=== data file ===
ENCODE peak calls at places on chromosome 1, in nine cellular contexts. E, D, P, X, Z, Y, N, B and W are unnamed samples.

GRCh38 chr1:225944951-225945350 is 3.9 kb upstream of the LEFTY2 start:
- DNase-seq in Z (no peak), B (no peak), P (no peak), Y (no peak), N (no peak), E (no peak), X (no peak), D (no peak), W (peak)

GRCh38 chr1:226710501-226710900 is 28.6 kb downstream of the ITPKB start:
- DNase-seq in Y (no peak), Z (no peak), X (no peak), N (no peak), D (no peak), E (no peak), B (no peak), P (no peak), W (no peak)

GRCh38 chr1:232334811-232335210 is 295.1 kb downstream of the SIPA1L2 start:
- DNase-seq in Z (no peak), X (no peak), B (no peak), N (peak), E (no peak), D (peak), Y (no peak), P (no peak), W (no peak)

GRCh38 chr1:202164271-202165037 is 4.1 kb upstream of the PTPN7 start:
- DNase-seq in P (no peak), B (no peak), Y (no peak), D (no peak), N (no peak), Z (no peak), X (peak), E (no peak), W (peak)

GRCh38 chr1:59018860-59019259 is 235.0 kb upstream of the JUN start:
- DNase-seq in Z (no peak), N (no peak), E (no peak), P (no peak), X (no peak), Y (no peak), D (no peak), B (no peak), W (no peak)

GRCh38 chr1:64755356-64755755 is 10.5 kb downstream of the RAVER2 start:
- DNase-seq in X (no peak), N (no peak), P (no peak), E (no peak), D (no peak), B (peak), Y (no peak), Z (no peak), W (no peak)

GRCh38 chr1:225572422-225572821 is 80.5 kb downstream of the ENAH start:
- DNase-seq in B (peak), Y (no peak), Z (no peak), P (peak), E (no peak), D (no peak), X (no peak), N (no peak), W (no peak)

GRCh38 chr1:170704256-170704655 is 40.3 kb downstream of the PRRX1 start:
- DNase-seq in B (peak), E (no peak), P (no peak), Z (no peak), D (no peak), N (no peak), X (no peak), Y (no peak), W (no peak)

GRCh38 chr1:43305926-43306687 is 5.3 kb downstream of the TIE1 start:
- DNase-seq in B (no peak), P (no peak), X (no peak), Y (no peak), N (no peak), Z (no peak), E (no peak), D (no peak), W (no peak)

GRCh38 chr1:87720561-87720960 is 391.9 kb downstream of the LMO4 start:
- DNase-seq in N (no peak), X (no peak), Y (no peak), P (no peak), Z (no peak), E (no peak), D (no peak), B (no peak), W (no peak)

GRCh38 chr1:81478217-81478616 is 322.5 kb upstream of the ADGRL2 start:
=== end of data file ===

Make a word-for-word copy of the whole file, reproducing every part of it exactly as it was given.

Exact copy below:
ENCODE peak calls at places on chromosome 1, in nine cellular contexts. E, D, P, X, Z, Y, N, B and W are unnamed samples.

GRCh38 chr1:225944951-225945350 is 3.9 kb upstream of the LEFTY2 start:
- DNase-seq in Z (no peak), B (no peak), P (no peak), Y (no peak), N (no peak), E (no peak), X (no peak), D (no peak), W (peak)

GRCh38 chr1:226710501-226710900 is 28.6 kb downstream of the ITPKB start:
- DNase-seq in Y (no peak), Z (no peak), X (no peak), N (no peak), D (no peak), E (no peak), B (no peak), P (no peak), W (no peak)

GRCh38 chr1:232334811-232335210 is 295.1 kb downstream of the SIPA1L2 start:
- DNase-seq in Z (no peak), X (no peak), B (no peak), N (peak), E (no peak), D (peak), Y (no peak), P (no peak), W (no peak)

GRCh38 chr1:202164271-202165037 is 4.1 kb upstream of the PTPN7 start:
- DNase-seq in P (no peak), B (no peak), Y (no peak), D (no peak), N (no peak), Z (no peak), X (peak), E (no peak), W (peak)

GRCh38 chr1:59018860-59019259 is 235.0 kb upstream of the JUN start:
- DNase-seq in Z (no peak), N (no peak), E (no peak), P (no peak), X (no peak), Y (no peak), D (no peak), B (no peak), W (no peak)

GRCh38 chr1:64755356-64755755 is 10.5 kb downstream of the RAVER2 start:
- DNase-seq in X (no peak), N (no peak), P (no peak), E (no peak), D (no peak), B (peak), Y (no peak), Z (no peak), W (no peak)

GRCh38 chr1:225572422-225572821 is 80.5 kb downstream of the ENAH start:
- DNase-seq in B (peak), Y (no peak), Z (no peak), P (peak), E (no peak), D (no peak), X (no peak), N (no peak), W (no peak)

GRCh38 chr1:170704256-170704655 is 40.3 kb downstream of the PRRX1 start:
- DNase-seq in B (peak), E (no peak), P (no peak), Z (no peak), D (no peak), N (no peak), X (no peak), Y (no peak), W (no peak)

GRCh38 chr1:43305926-43306687 is 5.3 kb downstream of the TIE1 start:
- DNase-seq in B (no peak), P (no peak), X (no peak), Y (no peak), N (no peak), Z (no peak), E (no peak), D (no peak), W (no peak)

GRCh38 chr1:87720561-87720960 is 391.9 kb downstream of the LMO4 start:
- DNase-seq in N (no peak), X (no peak), Y (no peak), P (no peak), Z (no peak), E (no peak), D (no peak), B (no peak), W (no peak)

GRCh38 chr1:81478217-81478616 is 322.5 kb upstream of the ADGRL2 start: